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Articles in regional publications that pertain to a wide range of North Carolina-related topics.

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8 results for We the People of North Carolina Vol. 20 Issue 4, September 1962
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Record #:
31089
Author(s):
Abstract:
The 1963 North Carolina General Assembly and state Advisory Budget Commission will face questions of policy and appropriations for public higher education operations in the coming session. With higher enrollment, proposals have been made for the creation of three additional senior colleges to be state supported and fifteen comprehensive community colleges. It is also suggested that the state and federal levels pay 65 percent while the local governments pay 15 and the student fees 20 percent.
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Record #:
31087
Author(s):
Abstract:
In a crisis confronting North Carolina higher learning, colleges in the state hope that the public and the 1963 General Assembly will be alerted to support large additional appropriations for expanding existing and new public institutions. Private institutions in the state also face the loss of voluntary contributions while facing a forced merger with governmental regulations.
Record #:
31094
Author(s):
Abstract:
It is often assumed that the cost of college education can be reduced by two-year community colleges such as the system proposed for North Carolina. Costs to the students are lower than other institutions; however, total operating costs can be substantial to the taxpayer and can only be offset by large enrollment numbers.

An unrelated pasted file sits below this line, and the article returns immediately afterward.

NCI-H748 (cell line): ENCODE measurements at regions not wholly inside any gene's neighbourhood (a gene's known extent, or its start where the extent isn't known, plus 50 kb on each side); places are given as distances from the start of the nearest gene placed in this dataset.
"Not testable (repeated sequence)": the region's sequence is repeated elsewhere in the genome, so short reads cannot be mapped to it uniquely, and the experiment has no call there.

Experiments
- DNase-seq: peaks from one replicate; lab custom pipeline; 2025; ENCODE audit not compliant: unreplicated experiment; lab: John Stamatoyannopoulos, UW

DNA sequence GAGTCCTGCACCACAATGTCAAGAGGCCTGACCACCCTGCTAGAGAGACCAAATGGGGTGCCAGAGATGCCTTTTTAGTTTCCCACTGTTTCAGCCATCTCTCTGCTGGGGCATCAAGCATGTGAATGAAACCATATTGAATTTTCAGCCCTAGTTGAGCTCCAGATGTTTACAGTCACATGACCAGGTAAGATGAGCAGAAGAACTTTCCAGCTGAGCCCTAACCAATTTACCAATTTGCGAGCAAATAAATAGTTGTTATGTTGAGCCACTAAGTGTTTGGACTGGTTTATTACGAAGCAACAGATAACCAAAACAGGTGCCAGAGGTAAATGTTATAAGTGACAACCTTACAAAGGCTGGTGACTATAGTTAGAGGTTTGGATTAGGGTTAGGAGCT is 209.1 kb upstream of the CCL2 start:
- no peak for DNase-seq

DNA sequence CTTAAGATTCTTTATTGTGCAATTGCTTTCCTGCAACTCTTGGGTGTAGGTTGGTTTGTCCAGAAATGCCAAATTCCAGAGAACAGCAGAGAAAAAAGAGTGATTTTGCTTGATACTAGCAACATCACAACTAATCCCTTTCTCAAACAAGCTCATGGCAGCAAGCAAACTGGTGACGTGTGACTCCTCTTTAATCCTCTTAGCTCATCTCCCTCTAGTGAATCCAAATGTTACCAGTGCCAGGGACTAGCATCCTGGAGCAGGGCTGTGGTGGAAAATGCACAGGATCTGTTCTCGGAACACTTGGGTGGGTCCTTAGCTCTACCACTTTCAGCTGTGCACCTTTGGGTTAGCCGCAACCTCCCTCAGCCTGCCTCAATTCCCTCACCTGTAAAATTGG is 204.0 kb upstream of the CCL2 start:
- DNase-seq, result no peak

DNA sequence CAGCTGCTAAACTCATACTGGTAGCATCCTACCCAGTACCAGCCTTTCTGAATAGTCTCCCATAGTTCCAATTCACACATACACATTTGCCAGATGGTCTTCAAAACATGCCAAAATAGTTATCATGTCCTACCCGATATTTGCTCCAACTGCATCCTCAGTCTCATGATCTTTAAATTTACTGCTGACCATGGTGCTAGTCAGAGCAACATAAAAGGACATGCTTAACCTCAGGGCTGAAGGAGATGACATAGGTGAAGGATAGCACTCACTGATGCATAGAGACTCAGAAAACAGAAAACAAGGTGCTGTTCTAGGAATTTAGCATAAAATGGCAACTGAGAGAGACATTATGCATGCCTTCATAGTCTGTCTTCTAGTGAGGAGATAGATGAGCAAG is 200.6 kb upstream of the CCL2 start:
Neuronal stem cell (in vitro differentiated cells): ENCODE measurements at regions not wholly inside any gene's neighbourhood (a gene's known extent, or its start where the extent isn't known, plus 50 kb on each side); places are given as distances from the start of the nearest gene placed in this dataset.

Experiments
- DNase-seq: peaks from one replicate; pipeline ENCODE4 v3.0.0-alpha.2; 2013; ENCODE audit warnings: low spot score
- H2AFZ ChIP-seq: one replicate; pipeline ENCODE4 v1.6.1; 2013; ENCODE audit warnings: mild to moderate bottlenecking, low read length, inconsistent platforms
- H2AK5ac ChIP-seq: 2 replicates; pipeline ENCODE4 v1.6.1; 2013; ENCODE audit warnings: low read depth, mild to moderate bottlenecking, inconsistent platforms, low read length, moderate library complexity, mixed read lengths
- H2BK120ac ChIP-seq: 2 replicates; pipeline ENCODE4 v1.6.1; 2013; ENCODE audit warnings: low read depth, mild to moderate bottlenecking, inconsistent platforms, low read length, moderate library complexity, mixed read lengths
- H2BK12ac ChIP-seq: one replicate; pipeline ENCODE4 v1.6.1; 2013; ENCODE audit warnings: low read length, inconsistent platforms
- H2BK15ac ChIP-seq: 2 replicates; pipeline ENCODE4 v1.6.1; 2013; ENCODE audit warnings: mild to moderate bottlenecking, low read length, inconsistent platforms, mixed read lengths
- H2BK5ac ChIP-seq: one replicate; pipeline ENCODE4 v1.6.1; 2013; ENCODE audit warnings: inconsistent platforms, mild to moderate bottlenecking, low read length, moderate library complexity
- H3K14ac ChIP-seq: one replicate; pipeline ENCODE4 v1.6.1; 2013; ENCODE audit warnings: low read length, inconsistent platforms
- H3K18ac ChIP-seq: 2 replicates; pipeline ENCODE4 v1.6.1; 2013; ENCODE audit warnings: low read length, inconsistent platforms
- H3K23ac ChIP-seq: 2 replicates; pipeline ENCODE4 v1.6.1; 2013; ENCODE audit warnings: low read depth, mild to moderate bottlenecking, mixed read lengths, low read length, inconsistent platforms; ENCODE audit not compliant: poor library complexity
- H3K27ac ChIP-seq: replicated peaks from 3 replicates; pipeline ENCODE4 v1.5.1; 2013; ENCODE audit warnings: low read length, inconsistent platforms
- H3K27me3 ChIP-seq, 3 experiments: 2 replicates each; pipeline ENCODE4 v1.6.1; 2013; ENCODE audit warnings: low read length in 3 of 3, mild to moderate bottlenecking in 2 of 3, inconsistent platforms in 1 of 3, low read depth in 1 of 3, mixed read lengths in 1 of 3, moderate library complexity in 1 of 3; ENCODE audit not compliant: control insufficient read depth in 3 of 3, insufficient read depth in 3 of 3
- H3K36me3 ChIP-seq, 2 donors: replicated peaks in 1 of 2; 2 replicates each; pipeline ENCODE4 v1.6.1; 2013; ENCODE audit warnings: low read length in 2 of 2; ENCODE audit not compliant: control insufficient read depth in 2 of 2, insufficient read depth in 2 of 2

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Subject(s):
Record #:
31098
Author(s):
Abstract:
The faculty-student ratio is a matter of top priority and interest to college administrators. In North Carolina, with over 2500 faculty and over 33000 students enrolled, there are only 13 students per faculty member. This is below the ratio in other states, providing North Carolina students with greater one-on-one interactions.
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Record #:
31099
Author(s):
Abstract:
Earnings of full-time faculty at public and private colleges and universities in North Carolina in 1959 showed a median of $7,462 for men and $5,096 for women. The largest salaries were seen at Duke University, University of North Carolina, and the State College of U.N.C.
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Record #:
31097
Author(s):
Abstract:
North Carolina's resident supply of college graduates, increasing over 45% from 1940 to 1950 and 40% from 1950 to 1960. Unfortunately, only 40% of graduates are retained in the state, and the out-migration of college graduates to other states is consistently high.
Record #:
31105
Author(s):
Abstract:
In 1960, North Carolina ranked 12th in population among the states via the Federal census. In terms of expenditures for higher education, it ranked seventh for public schools and thirteenth for private colleges. The state's combined rank was 10th, with current expense costs over $103 million.
Record #:
31109
Author(s):
Abstract:
For North Carolina, in the last decade there was great effort expended to bring about industrial and social progress. Enrollment in North Carolina colleges has substantially increased, while advances in technology and business have increased professional engagement in engineering, manufacturing, and other professional groups like lawyers and physicians.